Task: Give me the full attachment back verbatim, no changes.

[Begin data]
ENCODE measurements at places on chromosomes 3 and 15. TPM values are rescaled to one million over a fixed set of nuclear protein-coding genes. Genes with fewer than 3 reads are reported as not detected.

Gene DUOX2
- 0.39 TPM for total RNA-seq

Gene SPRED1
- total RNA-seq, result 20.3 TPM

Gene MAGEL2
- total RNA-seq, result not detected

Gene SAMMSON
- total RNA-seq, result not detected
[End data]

ENCODE measurements at places on chromosomes 3 and 15. TPM values are rescaled to one million over a fixed set of nuclear protein-coding genes. Genes with fewer than 3 reads are reported as not detected.

Gene DUOX2
- 0.39 TPM for total RNA-seq

Gene SPRED1
- total RNA-seq, result 20.3 TPM

Gene MAGEL2
- total RNA-seq, result not detected

Gene SAMMSON
- total RNA-seq, result not detected